If you are in a warmer climate, where summer heat requires continuous energy-sapping air conditioning, consider tinted or toned glass to help keep the heat out.
Large eaves or window awnings also help block out the sun and improve your home’s efficiency.
If, however, you live where the winters are harsh, you may want to use the power of the sun to warm your home (a large window, perhaps).
Sky lights add natural lighting to your home during the day, curbing the need to switch on lights during daylight hours.
You will use less electricity with light coming in from the ceiling, especially during blissfully long summer days.
7. Green Piece
People overlook the possibilities landscaping brings to the table.
To create more light inside, eliminate obstructions that prevent light from reaching into the building. Trees and hedges can be attractive, but if they leave your home in perpetual gloom you’ll be forced to use artificial lighting more than you need.
If light isn’t part of the problem, on the other hand, try planting trees. If you plant a tree on the west side of your house, the leaves will provide shade and protect the house from infrared radiation, which would otherwise overheat the house in summer.
During the winter, after shedding its leaves, the bare branches will let the same light through, which helps warm the house naturally.
If you’ve already taken care of the insulation and upgraded your windows, the effect here will be minimal, but every little bit helps.
At the very least, you’re planting another tree, which is a great way to go green.
Other environmentally friendly methods are composting and rain collection.
Composting reduces the amount of trash you might otherwise throw in a landfill. It contributes better to your garden than fertilizer and is simple to set up. Learn what you can and can’t compost to keep the pile (or bin) healthy.
Collecting rainwater is also ridiculously simple. Set up collection apparatus to “feed” off of your home’s gutter system to collect as much rainwater as possible.
This is water that you can use to in the garden, to wash cars or even to do laundry. It is also reduces your dependency upon municipal water supply.
8. Water Wise
A tankless hot water system can heat and cool water cheaply. While they may be slightly expensive in initial installation, they will certainly save money over time.
Set your hot water heater to around 120 degrees. This should be in the “warm” range on your unit. This way your hot water doesn’t get too hot.
If you want to go the extra mile you could even insulate your hot water lines to retain heat between uses, or you can even install low-flow fixtures in showers and bathtubs.
If your boiler is more than 15 years old, it may be time to start looking for a new one. By law, new boilers must be of the high-efficiency condensing standard.
It could help you save up to one-third on your heating bills and even more if you upgrade to modern controls.
A washing machine, too, is a huge energy and water sapping appliance. It accounts for 7% of your energy bill. By instead washing at 30C, you could use 40% less electricity over a year; and save on energy bills.
Maybe the ‘Tiny House’ movement isn’t for everyone, but a smaller home requires less lighting, heating and cooling. Even the most innovative and efficient large home will require more energy to heat and cool than a typical home half the size.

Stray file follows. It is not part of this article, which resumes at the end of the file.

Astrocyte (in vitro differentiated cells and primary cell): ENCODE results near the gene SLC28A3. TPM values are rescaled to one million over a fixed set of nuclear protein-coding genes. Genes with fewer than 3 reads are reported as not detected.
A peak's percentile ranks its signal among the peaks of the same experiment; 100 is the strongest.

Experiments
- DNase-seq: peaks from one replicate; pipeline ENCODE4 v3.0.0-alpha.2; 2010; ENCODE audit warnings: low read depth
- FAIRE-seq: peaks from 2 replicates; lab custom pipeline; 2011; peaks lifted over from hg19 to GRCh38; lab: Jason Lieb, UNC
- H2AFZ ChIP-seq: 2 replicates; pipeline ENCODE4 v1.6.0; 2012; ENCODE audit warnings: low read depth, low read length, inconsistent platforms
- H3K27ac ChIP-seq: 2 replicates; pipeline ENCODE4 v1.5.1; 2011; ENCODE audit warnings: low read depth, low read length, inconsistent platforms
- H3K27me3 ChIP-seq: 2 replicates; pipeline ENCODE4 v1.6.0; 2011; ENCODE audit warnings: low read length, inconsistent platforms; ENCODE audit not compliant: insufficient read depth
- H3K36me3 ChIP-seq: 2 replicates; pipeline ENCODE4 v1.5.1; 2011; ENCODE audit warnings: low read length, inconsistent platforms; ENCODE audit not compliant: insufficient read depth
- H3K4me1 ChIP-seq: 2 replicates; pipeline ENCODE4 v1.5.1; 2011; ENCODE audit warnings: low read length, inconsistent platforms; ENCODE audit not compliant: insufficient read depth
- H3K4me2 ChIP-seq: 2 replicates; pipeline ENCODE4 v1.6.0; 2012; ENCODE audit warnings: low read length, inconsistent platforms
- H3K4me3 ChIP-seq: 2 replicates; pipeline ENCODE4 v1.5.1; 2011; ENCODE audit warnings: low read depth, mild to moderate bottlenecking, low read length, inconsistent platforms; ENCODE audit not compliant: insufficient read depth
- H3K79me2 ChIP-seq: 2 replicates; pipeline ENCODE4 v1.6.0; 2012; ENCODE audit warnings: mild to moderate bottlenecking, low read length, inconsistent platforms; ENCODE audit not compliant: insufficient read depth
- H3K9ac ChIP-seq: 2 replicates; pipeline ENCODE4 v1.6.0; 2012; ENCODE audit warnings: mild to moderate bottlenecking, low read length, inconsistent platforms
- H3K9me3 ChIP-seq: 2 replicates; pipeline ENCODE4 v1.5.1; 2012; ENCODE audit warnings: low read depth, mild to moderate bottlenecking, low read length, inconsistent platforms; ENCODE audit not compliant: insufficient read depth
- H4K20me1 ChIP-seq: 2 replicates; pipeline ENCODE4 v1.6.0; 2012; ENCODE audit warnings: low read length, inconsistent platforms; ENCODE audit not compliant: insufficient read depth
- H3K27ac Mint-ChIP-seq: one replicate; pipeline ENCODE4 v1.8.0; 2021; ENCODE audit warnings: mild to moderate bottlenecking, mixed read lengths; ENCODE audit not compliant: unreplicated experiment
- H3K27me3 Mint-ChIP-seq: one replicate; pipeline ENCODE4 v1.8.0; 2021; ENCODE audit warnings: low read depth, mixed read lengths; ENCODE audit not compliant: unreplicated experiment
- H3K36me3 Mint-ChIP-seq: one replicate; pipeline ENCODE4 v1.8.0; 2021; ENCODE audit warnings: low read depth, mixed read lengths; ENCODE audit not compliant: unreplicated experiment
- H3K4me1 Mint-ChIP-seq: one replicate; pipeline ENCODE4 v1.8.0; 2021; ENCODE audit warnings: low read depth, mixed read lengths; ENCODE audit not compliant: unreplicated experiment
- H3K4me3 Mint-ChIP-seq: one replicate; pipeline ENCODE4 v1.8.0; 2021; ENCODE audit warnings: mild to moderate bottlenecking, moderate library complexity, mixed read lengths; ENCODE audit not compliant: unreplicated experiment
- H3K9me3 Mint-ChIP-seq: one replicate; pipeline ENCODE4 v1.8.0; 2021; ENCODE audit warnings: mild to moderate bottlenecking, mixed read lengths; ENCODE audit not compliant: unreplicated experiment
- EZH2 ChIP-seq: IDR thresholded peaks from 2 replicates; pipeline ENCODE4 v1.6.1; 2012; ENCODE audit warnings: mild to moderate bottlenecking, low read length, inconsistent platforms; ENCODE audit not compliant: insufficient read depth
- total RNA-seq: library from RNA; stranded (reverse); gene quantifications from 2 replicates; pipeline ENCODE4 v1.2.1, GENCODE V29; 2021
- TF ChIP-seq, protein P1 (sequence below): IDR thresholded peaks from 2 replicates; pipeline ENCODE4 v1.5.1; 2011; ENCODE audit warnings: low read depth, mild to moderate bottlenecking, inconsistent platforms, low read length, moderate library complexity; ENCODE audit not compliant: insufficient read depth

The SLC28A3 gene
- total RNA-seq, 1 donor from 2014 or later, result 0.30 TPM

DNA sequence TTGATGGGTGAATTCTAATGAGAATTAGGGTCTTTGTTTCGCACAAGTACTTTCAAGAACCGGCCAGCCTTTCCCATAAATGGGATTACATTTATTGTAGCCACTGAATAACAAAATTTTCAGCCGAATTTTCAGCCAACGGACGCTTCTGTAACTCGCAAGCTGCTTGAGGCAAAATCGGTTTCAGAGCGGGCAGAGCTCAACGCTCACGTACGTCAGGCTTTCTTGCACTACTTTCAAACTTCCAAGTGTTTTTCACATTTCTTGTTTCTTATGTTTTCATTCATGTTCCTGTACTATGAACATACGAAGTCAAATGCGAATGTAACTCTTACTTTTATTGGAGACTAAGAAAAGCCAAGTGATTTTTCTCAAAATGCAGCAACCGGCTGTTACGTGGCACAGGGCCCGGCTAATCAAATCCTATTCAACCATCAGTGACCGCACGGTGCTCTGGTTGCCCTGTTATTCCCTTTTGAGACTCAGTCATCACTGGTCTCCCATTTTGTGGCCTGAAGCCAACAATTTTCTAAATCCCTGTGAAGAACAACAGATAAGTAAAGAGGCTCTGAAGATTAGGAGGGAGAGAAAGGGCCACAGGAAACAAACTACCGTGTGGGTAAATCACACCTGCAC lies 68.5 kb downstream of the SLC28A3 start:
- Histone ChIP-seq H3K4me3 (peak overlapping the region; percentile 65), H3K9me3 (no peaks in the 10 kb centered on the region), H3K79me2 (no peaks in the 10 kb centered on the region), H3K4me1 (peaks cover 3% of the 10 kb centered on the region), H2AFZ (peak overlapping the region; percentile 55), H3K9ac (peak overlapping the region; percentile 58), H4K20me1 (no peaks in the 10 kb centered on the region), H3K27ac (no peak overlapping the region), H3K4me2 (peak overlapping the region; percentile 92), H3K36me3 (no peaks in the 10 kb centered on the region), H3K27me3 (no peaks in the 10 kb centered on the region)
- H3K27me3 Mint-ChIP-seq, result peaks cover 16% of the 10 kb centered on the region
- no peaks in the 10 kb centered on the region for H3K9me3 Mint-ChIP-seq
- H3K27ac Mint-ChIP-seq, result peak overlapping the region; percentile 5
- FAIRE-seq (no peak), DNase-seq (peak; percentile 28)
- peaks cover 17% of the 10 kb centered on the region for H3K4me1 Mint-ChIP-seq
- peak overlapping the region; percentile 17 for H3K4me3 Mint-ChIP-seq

If there are rooms that aren’t used throughout the day, every day, design those areas to be easily cut off so that you’re not heating and cooling unused spaces. Minimalism is on the side of the environment.
The less lawn space there is, the less mowing needs to be done – a power saver.
The more food you grow, the fewer trips to the store you make (and the less you need to drive that environmentally-hazardous car). It will also save you money on groceries in season.
10. Energy Generation
While you don’t want to let a lot of it soak into your skin, you can use the sun to power your home and devices.
Even so, solar panels cost far less now than they used to and are easier to install than ever. You can buy portable solar chargers for keeping smaller devices and appliances charged (smartphones and tablets) without having to resort to A/C power sources.
By working renewable energy generators into your new home (or retrofitting an existing home) you can significantly reduce your reliance on power from the grid.
Any home can be fitted with a small turbine to take advantage of the wind, and your roof is an ideal location for a bank of solar panels.
As an aside, it is good to find other small ways of using energy more responsibly.
If your home is fitted with radiators, for example, you can make a simple change. Simply place heat reflectors (essentially a sheet of tin foil) between the radiator and the wall to channel heat back into the room.
This small hack alone will reduce energy consumption considerably.
Don’t forget the practical applications of sunlight either! Arrange your home to take advantage of natural light as much as possible. Put chairs and sofas near windows so that you can use natural light for reading and family time.
From choosing the right light or fan fixtures to adding trees to the garden or larger eaves to the architecture, energy efficiency should always be an important consideration in the home.
How energy efficient your home will be is completely up to you. Choose wisely.